Just last week I read Jakob Boer’s interesting paper “As Slow As Possible: An Enquiry Into the Redeeming Power of Boredom for Slow Film Viewers” (2015). I’m partly immensely grateful for this paper. I’ve lamented for a while that Slow Cinema scholarship is running in circles and there’s very little new material that comes out of it. We’re still discussing mainly the subjective issue of (slow) time and its roots in Neorealism, which isn’t exactly true. Based on Matthew Flanagan’s PhD thesis, Boer, too, refers to these roots.
His paper is an investigation into the aspect of boredom, also often discussed in the context of Slow Cinema. But Boer’s paper is a philosophical take on the issue and therefore makes an interesting point within Slow Cinema studies. It’s clearly audience centred, which I find particularly vital for the study of Slow Cinema. Slow Cinema is a form of cinema driven by experience for the viewer. I personally think that you lose the whole experience of slow films if you try to read them exclusively through the lens of film theories. As scholars, we’re obliged to do it, but it’s not always helpful and maybe (hopefully) Slow Cinema teaches academics to back down a bit, ease up on theoretical framework-thinking.
What is Slow Cinema? A genre, a movement? Neither? Boer takes the stance that Slow Cinema is a genre. The most widespread term is ‘movement’. I haven’t really made up my mind and, in effect, it doesn’t matter that much. It only does in scholarship, so that we can put these films into already existing categories. The viewers possibly don’t waste a minute about those things. If there’s one thing that Slow Cinema really does is visualise the extreme differences between academic and viewer, and the former often forget that they’re also the latter.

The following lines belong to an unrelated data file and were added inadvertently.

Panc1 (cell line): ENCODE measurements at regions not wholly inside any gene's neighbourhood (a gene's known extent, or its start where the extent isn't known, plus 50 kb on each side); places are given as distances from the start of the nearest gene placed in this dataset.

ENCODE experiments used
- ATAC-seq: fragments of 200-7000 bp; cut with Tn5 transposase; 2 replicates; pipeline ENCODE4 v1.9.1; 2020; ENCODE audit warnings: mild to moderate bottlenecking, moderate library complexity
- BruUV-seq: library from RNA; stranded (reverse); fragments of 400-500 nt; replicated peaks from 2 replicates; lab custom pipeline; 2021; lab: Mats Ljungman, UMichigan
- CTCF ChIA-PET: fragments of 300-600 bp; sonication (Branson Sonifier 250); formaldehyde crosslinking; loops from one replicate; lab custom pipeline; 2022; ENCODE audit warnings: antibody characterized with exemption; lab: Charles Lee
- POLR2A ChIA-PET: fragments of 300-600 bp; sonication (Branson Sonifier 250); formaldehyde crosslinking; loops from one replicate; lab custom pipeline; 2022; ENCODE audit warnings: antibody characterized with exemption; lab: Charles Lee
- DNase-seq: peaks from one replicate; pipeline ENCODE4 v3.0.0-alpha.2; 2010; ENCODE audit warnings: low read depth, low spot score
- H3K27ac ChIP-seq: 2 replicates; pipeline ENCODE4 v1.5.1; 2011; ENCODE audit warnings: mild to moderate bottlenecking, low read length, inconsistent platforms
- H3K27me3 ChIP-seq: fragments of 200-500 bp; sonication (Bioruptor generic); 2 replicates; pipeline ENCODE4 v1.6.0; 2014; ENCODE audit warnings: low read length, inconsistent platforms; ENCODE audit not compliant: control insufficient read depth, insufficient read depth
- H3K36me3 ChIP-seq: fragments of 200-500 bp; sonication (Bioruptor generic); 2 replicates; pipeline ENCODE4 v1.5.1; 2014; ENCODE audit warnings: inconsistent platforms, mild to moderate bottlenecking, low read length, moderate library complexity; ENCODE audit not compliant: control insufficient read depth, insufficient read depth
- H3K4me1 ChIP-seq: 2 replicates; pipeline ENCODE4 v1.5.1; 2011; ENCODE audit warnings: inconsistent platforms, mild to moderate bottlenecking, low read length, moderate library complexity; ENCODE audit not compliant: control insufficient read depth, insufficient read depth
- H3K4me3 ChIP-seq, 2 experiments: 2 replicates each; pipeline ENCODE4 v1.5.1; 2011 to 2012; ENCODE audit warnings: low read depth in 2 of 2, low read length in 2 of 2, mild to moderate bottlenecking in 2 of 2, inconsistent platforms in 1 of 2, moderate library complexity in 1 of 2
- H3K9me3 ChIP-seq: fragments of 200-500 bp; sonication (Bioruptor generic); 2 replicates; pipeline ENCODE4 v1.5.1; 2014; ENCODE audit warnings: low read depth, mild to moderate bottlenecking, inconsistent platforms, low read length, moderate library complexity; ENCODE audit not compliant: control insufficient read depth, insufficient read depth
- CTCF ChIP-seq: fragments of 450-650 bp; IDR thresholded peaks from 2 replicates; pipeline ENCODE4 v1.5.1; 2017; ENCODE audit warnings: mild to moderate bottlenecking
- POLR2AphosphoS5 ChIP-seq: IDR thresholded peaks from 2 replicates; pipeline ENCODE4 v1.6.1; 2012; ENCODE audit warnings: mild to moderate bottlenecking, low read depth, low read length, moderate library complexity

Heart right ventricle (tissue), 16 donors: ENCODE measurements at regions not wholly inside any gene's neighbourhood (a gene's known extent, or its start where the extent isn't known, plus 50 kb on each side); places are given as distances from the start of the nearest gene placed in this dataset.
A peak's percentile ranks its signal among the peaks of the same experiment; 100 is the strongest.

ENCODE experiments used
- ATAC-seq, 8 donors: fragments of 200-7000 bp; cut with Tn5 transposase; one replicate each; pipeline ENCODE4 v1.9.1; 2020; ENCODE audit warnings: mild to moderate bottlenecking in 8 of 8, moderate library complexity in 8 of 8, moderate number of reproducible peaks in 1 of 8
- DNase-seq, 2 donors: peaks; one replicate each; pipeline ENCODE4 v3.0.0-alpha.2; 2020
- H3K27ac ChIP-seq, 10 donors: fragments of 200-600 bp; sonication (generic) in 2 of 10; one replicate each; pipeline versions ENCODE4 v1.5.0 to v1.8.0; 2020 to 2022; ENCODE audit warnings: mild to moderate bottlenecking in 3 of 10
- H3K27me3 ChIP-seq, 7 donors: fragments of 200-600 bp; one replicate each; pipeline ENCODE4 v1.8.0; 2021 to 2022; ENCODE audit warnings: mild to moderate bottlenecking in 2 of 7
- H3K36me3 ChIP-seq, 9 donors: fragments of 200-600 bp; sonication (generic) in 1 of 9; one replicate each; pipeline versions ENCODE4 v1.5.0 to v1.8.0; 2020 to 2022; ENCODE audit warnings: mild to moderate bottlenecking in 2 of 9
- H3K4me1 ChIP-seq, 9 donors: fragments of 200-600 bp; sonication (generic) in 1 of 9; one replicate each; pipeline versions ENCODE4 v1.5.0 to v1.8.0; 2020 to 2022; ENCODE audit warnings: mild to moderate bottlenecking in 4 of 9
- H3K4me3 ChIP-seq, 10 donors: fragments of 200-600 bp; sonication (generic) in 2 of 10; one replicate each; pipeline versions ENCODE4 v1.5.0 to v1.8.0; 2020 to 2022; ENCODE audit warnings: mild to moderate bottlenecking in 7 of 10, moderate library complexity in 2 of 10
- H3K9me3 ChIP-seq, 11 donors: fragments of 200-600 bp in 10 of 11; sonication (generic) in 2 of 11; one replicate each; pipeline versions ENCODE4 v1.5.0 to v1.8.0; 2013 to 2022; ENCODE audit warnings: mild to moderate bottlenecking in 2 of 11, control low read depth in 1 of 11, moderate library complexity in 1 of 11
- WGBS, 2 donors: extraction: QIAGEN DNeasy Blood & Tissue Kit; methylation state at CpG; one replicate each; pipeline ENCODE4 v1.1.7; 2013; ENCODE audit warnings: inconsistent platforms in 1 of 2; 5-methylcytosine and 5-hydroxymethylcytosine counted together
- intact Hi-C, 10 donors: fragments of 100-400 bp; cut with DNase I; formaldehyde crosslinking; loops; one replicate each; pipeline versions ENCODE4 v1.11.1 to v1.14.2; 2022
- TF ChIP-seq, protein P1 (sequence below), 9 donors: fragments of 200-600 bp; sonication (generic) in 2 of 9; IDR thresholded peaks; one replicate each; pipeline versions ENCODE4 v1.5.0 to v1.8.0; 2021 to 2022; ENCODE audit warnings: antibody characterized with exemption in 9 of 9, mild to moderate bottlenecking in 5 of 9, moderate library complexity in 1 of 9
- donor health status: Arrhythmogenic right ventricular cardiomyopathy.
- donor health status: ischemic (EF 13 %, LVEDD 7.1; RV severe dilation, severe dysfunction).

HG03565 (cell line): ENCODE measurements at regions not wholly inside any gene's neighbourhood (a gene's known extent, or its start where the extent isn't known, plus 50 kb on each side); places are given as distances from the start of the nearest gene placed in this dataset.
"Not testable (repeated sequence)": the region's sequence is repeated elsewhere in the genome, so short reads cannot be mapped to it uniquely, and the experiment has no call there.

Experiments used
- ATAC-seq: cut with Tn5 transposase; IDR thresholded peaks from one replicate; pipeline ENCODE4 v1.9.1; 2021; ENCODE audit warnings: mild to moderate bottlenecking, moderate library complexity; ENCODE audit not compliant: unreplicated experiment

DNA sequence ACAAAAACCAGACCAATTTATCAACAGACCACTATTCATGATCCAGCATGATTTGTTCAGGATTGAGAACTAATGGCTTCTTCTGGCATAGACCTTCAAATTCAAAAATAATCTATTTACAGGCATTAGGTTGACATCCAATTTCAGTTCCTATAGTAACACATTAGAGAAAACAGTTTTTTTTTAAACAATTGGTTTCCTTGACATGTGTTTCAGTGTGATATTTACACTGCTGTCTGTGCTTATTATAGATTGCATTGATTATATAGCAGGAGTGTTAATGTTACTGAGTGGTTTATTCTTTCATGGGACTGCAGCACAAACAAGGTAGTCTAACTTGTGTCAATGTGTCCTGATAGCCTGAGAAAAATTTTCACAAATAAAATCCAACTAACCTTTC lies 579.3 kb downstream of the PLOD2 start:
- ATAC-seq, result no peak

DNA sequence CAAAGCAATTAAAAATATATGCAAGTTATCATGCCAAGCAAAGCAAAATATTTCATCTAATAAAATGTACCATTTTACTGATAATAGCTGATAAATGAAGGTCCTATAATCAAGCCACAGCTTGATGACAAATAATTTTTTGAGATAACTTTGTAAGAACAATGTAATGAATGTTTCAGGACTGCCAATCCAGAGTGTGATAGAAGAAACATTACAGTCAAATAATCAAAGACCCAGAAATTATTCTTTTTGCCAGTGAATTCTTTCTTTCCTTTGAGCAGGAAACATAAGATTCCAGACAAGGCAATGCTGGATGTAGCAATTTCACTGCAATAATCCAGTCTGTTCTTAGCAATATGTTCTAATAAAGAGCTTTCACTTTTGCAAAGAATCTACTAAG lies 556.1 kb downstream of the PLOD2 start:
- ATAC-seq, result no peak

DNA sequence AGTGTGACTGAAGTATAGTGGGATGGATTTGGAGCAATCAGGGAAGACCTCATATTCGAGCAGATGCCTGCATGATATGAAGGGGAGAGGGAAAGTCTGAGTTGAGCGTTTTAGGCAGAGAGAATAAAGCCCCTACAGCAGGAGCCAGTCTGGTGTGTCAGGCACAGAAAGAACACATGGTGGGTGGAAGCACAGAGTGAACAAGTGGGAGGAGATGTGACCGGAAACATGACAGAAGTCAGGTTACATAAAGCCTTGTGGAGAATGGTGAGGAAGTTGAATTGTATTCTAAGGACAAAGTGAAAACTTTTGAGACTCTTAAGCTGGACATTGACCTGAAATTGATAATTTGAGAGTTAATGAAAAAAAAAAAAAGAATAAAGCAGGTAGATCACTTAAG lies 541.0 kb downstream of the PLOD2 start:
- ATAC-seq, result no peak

What strikes me in Boer’s article, but not only in his, is that it is assumed slow films create boredom by default. Boer does consider the positive effects of boredom, such as creating contemplation. But it seems as if you have to be bored first, and then, if all goes well and the boredom turns out to be positive, you reach a state of contemplation. Contemplation is seen in the context of boredom. Can I not contemplate a film or an image, say a painting, without getting bored? That is the ultimate crux here: Boer’s paper is, among others, based on Heidegger’s thinking on boredom. Because this literature is there, it feels as though we have to make Slow Cinema fit.
But isn’t it a fact that Slow Cinema challenges existing literature? I’m wrapping up a thesis on the way Lav Diaz’s slow films challenge both Slow Cinema and Trauma Cinema. You can make it work, but you need to be a bit creative. I do believe that slow films do not create boredom by default. If it was like this, it would mean that people would only go see those films because they wanted to be lazy. It reminds me of this well-known media model of the passive spectator who merely sits in his/her seat and the messages are injected straight into his veins…or his brain, for that matter.
When I read Boer’s paper I had this very model in mind, wondering whether active spectatorship has ever been considered. I don’t think that someone who’s bored is actively engaged in a film. And yet, for most slow films you need to be actively engaged in order to grasp the meaning, the narrative, the twists and turns. There’s more happening than writers often make readers believe. But rather than many different forms of action happening in time, Slow Cinema depicts often only one action. And yet, lots is happening, but not necessarily on the time-axis. It’s more about depth. I mentioned Maya Deren in one of my early posts. She talked about poetry being vertical (rather than horizontal), because it describes and investigates themes in depth. For me the vertical means depth, the horizontal is the surface. Slow Cinema is vertical, and you have to be actively engaged in order to dig your way into the film. Even contemplation can distract in that matter. I know that myself – give me a beautiful photographic shot and I forget the narrative.
I think a study of boredom would perhaps make more sense for films like Warhol’s Empire or similar video art. I don’t think it’s applicable to slow-film viewers who watch fictional narratives or docs. They do not see Lav Diaz’s films to get bored. They want to go on a journey, and if your journey is boring, then you have clearly done something wrong.